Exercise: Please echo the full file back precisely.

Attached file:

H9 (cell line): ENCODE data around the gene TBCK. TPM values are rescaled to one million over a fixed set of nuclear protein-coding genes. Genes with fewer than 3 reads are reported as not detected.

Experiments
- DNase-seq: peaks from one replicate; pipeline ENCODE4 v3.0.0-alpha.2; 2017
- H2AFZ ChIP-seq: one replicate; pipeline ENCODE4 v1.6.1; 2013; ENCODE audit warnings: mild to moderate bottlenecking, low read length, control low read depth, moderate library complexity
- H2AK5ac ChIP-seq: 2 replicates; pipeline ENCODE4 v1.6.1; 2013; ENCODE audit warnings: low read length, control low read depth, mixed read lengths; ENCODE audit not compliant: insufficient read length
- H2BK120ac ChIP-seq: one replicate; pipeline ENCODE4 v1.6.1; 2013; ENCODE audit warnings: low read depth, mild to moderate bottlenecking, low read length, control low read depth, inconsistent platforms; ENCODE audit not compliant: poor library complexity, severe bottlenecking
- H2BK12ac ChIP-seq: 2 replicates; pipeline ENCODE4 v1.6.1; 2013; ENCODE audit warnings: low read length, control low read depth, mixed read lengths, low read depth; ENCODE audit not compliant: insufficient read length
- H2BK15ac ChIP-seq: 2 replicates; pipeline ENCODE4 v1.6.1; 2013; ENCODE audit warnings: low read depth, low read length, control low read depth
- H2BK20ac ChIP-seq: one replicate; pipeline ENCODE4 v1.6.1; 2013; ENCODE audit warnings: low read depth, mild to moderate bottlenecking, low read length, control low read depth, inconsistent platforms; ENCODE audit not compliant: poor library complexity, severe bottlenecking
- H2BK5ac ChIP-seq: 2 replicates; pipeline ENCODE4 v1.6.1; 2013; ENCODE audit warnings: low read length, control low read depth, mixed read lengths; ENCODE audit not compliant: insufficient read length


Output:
H9 (cell line): ENCODE data around the gene TBCK. TPM values are rescaled to one million over a fixed set of nuclear protein-coding genes. Genes with fewer than 3 reads are reported as not detected.

Experiments
- DNase-seq: peaks from one replicate; pipeline ENCODE4 v3.0.0-alpha.2; 2017
- H2AFZ ChIP-seq: one replicate; pipeline ENCODE4 v1.6.1; 2013; ENCODE audit warnings: mild to moderate bottlenecking, low read length, control low read depth, moderate library complexity
- H2AK5ac ChIP-seq: 2 replicates; pipeline ENCODE4 v1.6.1; 2013; ENCODE audit warnings: low read length, control low read depth, mixed read lengths; ENCODE audit not compliant: insufficient read length
- H2BK120ac ChIP-seq: one replicate; pipeline ENCODE4 v1.6.1; 2013; ENCODE audit warnings: low read depth, mild to moderate bottlenecking, low read length, control low read depth, inconsistent platforms; ENCODE audit not compliant: poor library complexity, severe bottlenecking
- H2BK12ac ChIP-seq: 2 replicates; pipeline ENCODE4 v1.6.1; 2013; ENCODE audit warnings: low read length, control low read depth, mixed read lengths, low read depth; ENCODE audit not compliant: insufficient read length
- H2BK15ac ChIP-seq: 2 replicates; pipeline ENCODE4 v1.6.1; 2013; ENCODE audit warnings: low read depth, low read length, control low read depth
- H2BK20ac ChIP-seq: one replicate; pipeline ENCODE4 v1.6.1; 2013; ENCODE audit warnings: low read depth, mild to moderate bottlenecking, low read length, control low read depth, inconsistent platforms; ENCODE audit not compliant: poor library complexity, severe bottlenecking
- H2BK5ac ChIP-seq: 2 replicates; pipeline ENCODE4 v1.6.1; 2013; ENCODE audit warnings: low read length, control low read depth, mixed read lengths; ENCODE audit not compliant: insufficient read length